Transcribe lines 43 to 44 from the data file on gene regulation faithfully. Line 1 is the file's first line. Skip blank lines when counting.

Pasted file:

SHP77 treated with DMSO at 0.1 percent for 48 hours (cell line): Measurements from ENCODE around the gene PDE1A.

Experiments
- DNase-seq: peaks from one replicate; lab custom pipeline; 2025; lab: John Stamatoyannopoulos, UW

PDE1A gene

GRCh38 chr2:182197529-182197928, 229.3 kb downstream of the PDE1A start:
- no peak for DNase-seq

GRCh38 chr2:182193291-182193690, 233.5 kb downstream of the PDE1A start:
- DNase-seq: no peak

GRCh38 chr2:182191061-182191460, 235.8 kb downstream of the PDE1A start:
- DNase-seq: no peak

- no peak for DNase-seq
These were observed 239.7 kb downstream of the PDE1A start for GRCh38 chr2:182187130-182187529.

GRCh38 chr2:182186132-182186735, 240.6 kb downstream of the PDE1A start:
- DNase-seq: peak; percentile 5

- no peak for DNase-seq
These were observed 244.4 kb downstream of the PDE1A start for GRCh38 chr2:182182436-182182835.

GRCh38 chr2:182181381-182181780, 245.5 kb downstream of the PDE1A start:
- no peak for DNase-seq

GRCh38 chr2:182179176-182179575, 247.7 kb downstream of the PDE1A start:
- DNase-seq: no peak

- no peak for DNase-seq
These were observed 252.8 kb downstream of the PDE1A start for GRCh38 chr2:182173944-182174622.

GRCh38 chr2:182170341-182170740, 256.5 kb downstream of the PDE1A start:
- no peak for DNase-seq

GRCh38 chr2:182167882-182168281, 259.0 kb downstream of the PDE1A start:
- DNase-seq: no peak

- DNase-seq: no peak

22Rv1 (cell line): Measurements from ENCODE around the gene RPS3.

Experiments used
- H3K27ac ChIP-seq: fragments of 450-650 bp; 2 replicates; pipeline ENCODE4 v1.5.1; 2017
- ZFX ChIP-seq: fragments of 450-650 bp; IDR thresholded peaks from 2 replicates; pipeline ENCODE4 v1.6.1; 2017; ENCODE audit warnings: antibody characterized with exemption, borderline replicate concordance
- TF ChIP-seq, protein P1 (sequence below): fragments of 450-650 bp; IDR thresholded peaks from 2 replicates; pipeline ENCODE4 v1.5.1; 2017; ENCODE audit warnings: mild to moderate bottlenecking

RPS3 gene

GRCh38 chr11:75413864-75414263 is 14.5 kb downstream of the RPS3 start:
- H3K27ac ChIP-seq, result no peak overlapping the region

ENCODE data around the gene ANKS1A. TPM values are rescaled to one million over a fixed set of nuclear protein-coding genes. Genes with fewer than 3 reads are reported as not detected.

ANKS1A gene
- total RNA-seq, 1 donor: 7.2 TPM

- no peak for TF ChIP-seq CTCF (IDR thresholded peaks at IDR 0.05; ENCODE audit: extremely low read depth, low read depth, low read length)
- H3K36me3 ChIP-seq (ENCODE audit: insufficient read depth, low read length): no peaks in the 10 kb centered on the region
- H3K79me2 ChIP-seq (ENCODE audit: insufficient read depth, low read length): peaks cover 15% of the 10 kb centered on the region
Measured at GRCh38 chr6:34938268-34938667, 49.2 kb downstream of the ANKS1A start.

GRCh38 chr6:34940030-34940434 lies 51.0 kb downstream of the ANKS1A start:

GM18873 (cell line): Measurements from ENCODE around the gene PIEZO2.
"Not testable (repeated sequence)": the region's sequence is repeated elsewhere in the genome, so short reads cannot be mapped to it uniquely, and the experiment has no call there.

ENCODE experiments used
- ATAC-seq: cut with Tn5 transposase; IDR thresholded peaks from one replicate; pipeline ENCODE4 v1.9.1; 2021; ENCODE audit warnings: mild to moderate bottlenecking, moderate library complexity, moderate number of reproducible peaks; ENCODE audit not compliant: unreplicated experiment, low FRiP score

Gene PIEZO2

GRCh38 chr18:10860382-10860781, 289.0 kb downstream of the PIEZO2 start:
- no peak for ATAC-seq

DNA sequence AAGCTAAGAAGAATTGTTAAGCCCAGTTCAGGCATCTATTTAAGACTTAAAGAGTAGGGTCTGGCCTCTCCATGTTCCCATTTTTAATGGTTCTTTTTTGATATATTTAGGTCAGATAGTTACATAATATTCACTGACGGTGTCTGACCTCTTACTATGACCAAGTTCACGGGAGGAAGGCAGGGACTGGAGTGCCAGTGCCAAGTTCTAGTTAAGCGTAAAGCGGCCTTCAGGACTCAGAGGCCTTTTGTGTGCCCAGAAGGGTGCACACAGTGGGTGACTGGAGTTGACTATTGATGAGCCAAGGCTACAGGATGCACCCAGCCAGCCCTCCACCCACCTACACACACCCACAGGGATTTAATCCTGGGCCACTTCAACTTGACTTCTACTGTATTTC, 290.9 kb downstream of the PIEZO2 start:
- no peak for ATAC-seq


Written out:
GRCh38 chr6:34940030-34940434 lies 51.0 kb downstream of the ANKS1A start:

GM18873 (cell line): Measurements from ENCODE around the gene PIEZO2.